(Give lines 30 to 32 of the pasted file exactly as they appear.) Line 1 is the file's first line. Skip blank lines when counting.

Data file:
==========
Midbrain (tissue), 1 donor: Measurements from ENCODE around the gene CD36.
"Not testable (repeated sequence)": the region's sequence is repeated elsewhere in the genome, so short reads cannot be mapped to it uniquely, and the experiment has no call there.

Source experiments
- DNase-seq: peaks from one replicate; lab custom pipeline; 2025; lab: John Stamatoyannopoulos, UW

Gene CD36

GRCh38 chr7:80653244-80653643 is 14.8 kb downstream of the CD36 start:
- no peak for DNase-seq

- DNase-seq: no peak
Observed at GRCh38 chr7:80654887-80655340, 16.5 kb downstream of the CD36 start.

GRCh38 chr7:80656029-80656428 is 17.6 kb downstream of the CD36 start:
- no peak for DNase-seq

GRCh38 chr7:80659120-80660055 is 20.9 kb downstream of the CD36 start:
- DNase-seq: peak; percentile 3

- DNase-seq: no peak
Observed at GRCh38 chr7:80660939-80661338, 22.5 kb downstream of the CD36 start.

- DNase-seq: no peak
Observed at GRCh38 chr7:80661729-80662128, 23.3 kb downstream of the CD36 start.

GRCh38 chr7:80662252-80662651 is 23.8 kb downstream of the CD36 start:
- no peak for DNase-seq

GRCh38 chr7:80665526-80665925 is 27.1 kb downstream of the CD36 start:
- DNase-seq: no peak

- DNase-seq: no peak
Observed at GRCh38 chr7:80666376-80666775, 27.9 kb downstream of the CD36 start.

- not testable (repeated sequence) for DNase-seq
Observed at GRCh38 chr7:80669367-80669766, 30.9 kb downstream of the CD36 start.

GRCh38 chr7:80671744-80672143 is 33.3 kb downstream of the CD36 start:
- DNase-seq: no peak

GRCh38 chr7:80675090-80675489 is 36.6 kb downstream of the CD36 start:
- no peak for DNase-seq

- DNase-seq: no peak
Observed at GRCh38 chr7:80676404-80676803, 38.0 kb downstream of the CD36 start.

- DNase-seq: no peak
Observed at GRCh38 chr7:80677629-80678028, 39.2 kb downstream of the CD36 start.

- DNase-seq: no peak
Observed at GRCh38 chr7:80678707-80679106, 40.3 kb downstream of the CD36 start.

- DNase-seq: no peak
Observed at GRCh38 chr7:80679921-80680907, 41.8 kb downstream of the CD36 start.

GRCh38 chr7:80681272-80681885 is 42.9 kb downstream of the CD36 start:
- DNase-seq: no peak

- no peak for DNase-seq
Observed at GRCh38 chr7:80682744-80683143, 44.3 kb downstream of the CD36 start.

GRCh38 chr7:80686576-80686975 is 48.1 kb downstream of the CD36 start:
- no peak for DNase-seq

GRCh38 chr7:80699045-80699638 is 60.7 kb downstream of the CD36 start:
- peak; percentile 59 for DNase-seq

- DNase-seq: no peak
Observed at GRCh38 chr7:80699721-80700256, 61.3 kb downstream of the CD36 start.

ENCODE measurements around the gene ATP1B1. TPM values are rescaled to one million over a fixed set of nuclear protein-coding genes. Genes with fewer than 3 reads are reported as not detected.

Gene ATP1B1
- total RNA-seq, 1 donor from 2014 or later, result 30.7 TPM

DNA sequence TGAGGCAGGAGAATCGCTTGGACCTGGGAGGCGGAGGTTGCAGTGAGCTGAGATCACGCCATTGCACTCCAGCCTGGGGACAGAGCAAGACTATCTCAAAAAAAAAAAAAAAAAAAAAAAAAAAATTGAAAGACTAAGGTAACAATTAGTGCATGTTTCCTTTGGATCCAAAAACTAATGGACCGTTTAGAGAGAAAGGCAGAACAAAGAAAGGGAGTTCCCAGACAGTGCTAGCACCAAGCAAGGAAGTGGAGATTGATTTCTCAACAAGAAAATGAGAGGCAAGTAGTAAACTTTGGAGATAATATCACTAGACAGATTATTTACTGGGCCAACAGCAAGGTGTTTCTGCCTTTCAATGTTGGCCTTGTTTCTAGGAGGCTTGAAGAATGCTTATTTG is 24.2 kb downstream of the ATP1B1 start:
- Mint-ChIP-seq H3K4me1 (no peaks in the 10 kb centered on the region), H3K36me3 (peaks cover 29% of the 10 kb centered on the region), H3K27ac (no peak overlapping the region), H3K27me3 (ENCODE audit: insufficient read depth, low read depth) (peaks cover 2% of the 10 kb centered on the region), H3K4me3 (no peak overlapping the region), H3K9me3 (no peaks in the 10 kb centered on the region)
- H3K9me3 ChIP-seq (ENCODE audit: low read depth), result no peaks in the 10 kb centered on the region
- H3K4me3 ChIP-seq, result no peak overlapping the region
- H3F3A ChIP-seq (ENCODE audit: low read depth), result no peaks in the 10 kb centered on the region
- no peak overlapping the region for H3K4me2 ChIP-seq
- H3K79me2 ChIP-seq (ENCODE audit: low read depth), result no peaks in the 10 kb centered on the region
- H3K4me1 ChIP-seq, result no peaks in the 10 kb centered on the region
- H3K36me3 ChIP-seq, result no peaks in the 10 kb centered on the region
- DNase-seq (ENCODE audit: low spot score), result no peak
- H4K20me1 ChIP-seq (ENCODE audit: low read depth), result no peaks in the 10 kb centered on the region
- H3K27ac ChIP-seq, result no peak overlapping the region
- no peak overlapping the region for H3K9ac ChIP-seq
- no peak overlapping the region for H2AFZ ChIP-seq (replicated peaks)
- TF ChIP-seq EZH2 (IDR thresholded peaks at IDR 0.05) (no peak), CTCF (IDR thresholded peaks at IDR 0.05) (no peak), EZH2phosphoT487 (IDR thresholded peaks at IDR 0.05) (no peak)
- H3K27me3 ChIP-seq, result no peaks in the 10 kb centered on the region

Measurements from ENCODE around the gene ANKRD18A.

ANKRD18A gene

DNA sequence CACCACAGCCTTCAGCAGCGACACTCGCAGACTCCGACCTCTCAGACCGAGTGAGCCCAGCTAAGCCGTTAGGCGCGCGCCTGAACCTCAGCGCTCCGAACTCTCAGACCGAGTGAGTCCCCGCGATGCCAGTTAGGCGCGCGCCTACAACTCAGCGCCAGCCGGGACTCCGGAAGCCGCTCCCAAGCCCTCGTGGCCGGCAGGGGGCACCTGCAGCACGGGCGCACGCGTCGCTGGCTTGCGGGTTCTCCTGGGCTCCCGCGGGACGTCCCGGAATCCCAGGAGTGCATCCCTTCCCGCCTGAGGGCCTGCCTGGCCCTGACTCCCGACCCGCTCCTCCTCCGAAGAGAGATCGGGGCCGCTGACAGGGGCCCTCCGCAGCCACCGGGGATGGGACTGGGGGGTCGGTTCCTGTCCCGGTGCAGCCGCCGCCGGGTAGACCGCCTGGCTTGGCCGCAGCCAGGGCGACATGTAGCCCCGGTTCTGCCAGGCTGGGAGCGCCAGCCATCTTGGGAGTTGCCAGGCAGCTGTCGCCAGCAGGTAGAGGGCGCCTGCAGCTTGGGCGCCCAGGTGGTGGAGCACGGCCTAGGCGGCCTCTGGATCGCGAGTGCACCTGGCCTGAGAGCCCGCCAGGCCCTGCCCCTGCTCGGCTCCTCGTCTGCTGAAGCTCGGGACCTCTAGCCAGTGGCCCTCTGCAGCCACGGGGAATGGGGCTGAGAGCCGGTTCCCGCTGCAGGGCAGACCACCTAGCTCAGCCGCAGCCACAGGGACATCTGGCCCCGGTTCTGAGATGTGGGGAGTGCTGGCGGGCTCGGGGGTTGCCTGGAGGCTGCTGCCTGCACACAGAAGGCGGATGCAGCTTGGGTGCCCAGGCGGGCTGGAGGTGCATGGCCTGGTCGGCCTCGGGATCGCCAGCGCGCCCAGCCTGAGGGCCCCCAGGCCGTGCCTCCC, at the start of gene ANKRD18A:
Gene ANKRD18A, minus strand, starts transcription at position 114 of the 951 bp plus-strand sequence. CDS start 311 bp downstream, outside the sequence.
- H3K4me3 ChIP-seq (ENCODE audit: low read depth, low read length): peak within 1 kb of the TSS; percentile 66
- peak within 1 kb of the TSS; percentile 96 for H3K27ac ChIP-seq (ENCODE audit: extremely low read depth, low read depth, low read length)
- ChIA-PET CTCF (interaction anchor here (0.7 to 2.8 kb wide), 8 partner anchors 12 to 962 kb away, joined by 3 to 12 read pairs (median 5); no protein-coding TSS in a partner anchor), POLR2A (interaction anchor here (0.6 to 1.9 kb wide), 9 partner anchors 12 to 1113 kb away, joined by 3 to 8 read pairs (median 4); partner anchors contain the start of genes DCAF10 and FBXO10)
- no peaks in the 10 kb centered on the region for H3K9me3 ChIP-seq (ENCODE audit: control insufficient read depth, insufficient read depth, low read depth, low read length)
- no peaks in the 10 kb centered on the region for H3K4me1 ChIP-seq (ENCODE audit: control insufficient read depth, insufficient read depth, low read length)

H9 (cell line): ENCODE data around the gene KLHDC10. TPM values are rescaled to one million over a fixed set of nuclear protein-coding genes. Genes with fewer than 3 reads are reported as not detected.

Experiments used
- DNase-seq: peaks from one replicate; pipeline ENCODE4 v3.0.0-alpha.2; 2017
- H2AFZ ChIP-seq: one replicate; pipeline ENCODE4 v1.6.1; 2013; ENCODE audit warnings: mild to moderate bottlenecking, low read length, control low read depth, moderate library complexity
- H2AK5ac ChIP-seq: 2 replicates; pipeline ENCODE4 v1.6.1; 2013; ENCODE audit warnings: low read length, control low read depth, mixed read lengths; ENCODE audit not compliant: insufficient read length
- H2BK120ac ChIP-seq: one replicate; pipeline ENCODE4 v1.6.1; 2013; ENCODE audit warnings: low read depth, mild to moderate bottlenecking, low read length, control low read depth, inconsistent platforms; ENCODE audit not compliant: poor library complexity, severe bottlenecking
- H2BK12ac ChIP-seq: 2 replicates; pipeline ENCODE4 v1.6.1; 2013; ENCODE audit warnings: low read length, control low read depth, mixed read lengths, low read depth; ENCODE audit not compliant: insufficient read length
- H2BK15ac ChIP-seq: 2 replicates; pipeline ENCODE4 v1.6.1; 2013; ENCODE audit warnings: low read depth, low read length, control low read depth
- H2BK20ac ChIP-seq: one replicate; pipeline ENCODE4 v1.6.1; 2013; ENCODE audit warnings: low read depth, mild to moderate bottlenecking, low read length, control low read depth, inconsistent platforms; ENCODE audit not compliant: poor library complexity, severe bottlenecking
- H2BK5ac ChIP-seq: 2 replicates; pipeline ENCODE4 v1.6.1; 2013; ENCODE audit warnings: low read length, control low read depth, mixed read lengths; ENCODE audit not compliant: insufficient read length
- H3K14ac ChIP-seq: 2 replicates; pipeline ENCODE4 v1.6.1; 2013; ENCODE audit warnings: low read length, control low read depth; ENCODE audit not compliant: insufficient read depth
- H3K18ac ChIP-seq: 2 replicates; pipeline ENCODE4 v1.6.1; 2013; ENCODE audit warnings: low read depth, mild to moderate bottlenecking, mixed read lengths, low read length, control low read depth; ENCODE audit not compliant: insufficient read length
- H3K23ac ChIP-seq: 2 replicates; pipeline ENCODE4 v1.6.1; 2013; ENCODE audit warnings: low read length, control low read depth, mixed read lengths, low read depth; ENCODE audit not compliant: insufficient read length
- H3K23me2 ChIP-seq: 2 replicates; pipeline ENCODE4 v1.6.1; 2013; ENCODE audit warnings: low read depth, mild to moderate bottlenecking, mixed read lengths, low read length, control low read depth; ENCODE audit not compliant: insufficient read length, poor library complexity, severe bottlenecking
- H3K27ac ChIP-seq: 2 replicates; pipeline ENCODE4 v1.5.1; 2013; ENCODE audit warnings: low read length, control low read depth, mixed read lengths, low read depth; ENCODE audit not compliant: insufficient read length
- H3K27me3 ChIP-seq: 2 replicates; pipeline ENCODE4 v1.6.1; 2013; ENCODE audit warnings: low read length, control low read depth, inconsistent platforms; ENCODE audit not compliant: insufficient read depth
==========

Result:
- DNase-seq: no peak
Observed at GRCh38 chr7:80676404-80676803, 38.0 kb downstream of the CD36 start.

- DNase-seq: no peak